It is important to note that the Taliban is predominantly Pashtun and thus any leeway extended by Ghani can cause an uproar with Abdullah at its helm, likely interpreting any progress as an ‘intra-Pashtun’ deal giving rise to a civil conflict in an already war-torn country battling with fragility. The Peace Deal has done nothing to man the boiling pot and boasts of no ‘auto-cut off switch’ to prevent spillage.

Whether the political stalemate in Kabul will simply confirm the Taliban’s view that, once foreign forces have withdrawn, the entire Afghan state will be at their mercy, remains to be seen[7].

The Taliban Record- Women and Ethno-Religious Violence

According to Afghan officials, the Taliban carried out at least 76 attacks across 24 of Afghanistan’s 34 provinces in the four days after the agreement was signed, a number of attacks similar to the weeks before the reduction in violence.[8] “During the day, we fight coronavirus, at night our brothers, Taliban. In the morning, we hold meetings on coronavirus. In the afternoon, on security,” said Naqibullah Faiq (Governor of Faryab Province, which is an active zone of violence.) [9]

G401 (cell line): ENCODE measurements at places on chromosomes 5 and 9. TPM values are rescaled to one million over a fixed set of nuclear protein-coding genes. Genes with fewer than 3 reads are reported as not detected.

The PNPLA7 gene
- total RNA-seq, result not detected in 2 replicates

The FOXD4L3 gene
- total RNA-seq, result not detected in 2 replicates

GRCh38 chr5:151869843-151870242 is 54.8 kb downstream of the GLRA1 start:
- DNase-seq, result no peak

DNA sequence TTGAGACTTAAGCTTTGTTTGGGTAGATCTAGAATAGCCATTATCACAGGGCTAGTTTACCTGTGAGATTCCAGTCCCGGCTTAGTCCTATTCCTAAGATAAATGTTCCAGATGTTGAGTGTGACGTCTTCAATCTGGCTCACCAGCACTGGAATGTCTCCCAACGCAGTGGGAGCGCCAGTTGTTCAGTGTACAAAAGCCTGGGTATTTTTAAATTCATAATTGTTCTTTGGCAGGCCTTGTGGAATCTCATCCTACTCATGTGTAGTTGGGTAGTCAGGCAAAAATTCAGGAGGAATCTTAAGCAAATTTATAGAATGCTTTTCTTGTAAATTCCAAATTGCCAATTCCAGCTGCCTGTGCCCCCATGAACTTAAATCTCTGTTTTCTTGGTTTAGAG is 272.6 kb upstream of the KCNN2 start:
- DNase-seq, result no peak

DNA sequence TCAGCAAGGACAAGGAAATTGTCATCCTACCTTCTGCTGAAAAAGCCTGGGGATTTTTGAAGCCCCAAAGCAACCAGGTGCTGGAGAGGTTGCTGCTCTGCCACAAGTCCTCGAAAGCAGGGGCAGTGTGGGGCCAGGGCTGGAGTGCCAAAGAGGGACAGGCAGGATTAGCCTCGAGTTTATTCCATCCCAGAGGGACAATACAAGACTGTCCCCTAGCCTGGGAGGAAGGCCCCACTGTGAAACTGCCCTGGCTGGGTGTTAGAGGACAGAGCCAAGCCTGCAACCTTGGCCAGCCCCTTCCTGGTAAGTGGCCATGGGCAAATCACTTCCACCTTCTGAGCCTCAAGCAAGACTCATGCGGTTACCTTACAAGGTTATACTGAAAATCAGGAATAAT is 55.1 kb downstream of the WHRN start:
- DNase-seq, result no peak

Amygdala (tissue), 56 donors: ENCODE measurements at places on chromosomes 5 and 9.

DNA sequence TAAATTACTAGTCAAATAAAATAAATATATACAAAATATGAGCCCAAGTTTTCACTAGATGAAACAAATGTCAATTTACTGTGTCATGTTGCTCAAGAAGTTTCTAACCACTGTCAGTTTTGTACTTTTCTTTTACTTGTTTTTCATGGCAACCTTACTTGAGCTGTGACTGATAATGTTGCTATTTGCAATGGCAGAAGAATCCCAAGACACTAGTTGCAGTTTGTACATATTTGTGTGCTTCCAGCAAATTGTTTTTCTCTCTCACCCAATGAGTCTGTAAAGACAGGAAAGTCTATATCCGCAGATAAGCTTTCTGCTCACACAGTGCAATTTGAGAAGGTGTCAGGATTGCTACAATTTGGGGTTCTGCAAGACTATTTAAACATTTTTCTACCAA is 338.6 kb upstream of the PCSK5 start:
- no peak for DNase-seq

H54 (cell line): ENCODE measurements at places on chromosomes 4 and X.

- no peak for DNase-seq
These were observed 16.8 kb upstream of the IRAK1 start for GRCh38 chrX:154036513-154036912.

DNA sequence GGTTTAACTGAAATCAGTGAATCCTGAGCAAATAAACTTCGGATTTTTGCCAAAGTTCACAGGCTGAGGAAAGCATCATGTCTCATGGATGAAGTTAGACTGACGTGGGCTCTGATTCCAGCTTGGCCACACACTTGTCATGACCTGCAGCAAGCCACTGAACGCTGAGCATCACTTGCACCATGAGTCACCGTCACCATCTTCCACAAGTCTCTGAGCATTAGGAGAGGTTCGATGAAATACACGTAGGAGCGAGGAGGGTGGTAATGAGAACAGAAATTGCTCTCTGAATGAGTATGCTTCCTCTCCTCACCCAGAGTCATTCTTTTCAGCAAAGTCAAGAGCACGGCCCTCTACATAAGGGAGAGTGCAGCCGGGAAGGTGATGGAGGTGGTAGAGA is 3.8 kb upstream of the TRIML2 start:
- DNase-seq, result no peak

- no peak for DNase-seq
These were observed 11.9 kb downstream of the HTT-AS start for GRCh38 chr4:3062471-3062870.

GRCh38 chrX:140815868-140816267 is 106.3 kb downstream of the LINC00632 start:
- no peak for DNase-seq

The Taliban is an orthodox group working almost entirely upon inflexible strict religious laws where womenfolk are banished from the public eye and discriminated on a daily basis. Reporting’s of the Islamic Emirate destroying schools and carrying out attacks on religious and ethnic minorities and killing them are rife. The Peace Deal is a mere three and a half page document and finds no reference to the Rule of Law, civil liberties or the Constitution of Afghanistan and women's acknowledgment. Assuming that the Taliban would want a similar token set during the intra-afghan talk wouldn’t be far-sightedness.


India isn’t an “ally” of the USA on paper, as the word finds mention in the Deal and has, therefore, a lot to lose by the addition of Taliban to its equation-already heavily burdened if it chooses to target the sub-continent. The Taliban-Islamabad facet also cannot be overlooked.